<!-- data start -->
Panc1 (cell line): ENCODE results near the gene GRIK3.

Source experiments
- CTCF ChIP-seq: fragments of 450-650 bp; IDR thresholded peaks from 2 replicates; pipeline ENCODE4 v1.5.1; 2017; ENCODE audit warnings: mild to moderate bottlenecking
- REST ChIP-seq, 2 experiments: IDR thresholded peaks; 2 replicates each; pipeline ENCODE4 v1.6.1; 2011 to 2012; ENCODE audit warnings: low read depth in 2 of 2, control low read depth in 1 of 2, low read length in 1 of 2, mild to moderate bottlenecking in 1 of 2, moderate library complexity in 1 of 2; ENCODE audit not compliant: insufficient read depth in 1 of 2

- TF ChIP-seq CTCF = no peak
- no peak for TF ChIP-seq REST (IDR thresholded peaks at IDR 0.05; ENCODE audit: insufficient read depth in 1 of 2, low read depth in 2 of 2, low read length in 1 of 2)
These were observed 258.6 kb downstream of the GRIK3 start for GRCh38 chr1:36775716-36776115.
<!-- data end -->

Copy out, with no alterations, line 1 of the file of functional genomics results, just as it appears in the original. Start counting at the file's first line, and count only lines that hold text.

Panc1 (cell line): ENCODE results near the gene GRIK3.